I am also becoming a fan of Enjera, I found it to be very nice and a very different taste, I like food that has been fermented so I am becoming a fan of Enjera. I would like to go to different restaurants in the city and try more of your food. You use a lot of spices which is very nice.
Capital: Are there at all any similarities between food from here and Mexico?
Yes, I think the way you cook it is similar with ours, with some spices, maybe they are not exactly the same spices, but the taste sometimes is similar.
Capital: As a Chef, when you make food, are you open to different spices from different countries or do you just stick to your own?
If I am going to create something, yes, I am open to everything. When I want to create a fusion, I use different ingredients.
When I make the real Mexican food, it is a different story because I want to give people the real thing. I am not making Tex-Mex food. People sometimes come and ask me where are the nachos, quesadillas and the burritos and I tell them that is not from Mexico, it is Mexican American style food that is called Tex-Mex. Some people are a little disappointed but then they try what I offer and then they say ‘oh, so this is real Mexican food!’
In Mexico we have more than 1,000 dishes but I brought only some of them here because I only have one week. But with what we did with the food festival here, people were very happy and it is thanks to everyone that has contributed the success.
Capital: Would you think about coming back to Ethiopia for another festival?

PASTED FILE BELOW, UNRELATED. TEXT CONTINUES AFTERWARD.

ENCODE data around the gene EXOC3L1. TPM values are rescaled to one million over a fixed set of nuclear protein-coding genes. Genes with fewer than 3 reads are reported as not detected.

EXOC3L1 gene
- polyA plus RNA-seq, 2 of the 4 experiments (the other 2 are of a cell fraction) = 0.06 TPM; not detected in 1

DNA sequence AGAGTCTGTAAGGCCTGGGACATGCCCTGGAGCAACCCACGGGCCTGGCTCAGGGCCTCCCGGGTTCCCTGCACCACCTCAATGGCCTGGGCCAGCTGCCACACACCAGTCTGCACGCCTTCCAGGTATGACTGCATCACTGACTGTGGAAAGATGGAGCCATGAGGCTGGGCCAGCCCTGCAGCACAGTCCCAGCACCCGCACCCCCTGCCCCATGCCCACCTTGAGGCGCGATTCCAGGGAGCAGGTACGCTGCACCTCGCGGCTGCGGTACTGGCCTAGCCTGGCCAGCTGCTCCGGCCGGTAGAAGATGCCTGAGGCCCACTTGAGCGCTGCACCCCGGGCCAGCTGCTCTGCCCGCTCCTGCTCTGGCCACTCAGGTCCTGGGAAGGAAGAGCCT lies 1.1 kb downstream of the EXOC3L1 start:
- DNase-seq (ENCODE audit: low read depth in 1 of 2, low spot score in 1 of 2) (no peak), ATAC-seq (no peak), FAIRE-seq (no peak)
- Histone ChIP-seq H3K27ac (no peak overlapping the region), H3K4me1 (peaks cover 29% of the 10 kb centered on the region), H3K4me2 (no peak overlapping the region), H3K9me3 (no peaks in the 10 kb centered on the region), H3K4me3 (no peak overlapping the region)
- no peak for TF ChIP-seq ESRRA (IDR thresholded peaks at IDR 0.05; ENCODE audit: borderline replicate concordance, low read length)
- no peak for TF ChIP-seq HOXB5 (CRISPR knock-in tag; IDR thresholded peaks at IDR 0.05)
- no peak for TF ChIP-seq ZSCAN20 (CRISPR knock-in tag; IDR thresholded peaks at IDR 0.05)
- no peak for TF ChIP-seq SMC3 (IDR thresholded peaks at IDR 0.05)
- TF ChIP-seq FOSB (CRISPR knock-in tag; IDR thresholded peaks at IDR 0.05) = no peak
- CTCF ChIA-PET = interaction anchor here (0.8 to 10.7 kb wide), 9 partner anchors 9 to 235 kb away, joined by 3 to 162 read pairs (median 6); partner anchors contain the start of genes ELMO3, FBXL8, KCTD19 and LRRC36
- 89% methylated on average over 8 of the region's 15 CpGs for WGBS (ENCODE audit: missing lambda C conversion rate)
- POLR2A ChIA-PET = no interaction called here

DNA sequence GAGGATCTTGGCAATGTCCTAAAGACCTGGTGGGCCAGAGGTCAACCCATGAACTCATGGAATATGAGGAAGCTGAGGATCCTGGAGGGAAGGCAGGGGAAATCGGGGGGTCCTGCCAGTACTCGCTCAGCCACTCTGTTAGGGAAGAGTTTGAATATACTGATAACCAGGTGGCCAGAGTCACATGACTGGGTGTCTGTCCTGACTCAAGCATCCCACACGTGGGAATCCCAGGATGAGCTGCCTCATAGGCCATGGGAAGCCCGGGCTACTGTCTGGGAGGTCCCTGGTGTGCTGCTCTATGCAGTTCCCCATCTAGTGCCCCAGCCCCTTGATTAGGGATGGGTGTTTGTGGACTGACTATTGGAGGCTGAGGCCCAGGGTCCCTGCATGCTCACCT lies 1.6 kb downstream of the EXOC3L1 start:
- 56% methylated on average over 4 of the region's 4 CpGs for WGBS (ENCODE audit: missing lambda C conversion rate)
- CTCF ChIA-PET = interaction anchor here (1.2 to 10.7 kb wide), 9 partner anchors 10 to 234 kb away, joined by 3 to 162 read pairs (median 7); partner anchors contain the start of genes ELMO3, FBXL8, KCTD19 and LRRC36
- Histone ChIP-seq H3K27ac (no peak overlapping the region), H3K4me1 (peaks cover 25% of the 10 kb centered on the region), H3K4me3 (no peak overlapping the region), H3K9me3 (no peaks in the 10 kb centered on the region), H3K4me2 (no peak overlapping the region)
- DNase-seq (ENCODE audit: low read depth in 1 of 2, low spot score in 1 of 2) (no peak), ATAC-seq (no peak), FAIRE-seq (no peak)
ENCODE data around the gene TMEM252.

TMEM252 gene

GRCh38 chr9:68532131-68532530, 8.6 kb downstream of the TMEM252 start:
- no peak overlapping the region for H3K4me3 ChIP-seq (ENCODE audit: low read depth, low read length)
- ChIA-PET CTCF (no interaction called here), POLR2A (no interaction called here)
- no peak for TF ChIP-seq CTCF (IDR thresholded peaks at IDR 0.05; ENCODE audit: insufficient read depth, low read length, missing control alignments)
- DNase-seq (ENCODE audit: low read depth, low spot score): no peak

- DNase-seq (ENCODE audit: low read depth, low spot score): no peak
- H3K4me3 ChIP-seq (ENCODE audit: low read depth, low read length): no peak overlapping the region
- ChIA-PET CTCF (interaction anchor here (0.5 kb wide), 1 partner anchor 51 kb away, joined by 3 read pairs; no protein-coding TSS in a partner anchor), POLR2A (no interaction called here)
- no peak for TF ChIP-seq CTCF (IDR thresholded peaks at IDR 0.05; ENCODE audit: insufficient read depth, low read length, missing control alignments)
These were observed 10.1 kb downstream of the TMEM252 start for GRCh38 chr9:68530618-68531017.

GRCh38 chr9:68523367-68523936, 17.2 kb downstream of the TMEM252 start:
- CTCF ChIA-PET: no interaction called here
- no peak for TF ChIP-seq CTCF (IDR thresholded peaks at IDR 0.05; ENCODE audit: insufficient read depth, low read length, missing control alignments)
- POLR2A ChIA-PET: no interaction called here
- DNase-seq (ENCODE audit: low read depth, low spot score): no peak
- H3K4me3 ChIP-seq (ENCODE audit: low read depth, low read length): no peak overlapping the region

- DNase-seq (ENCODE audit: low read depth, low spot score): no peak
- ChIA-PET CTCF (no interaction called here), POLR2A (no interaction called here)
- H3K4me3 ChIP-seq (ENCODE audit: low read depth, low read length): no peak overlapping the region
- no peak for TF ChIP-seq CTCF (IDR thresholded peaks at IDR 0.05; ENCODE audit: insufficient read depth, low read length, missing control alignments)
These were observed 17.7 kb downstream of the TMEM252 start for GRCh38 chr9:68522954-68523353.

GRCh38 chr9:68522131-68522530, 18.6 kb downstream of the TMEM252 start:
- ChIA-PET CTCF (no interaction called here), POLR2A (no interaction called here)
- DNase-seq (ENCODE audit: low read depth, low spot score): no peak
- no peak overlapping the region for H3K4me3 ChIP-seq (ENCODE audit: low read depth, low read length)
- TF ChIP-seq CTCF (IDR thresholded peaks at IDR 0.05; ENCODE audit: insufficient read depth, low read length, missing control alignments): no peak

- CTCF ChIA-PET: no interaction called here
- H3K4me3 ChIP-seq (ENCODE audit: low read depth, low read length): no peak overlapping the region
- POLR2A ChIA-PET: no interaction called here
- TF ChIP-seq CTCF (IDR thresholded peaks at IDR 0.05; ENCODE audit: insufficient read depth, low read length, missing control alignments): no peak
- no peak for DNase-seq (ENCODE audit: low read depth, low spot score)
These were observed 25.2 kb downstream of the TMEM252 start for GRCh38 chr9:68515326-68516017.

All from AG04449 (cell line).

For sure, I love to travel, so far, I have not seen a lot of places here but the people are very nice and I would like to come back.
Capital: Did you always want to become a Chef?
Actually, if I have to be honest, it was a little strange because, when I was a teenager, I never really found anything I liked. Then when I tried cooking, I found out that it was something that I did not dislike so much; I was not passionate about it.
When I started cooking more and I saw the response of people, it made me happy. The thing I like about cooking is when I see people happy eating my food. When my family, my friends and strangers eat and enjoy my food, I feel very happy inside.
A person once told me that “When you taste the soul of someone, you become friends for life” so I feel that everyone that tastes my dish becomes my friends because they have tasted something from my heart.
So, I became passionate about cooking. I love my country Mexico and having the opportunity, this big honor, to be invited by the Embassies of Mexico in different parts of the world to represent my country’s food, is the biggest honor that anybody can have.
In the beginning, my father did not want me to be a Chef; he used to say that I was wasting my time and that it was not a good profession, it was very tough because they didn’t want me to pursue it  but now they are very happy and proud.
Previously, before getting into cooking, I wanted to be a singer or an actor. But now I am very passionate about what I do.
Capital: What do you think is the key to becoming a successful Chef?
I think the key is never losing your heart, never losing your humility and never thinking you know everything. Everyday, you can learn something new from the people you meet and the experiences you have.
Me, I learn from everyone, everyday. When I learn something new, I feel very happy, even when I make a mistake I am happy to learn from that. That is success in life; be open to learn from everyone, be humble and learn from your mistakes and understand that everyday it is not about how hard you have fallen but how fast you can get up and smile and say it is okay.
Sure it can get very difficult sometimes, you miss your family and such, but I think that is the point no? Never give up and never stop fighting.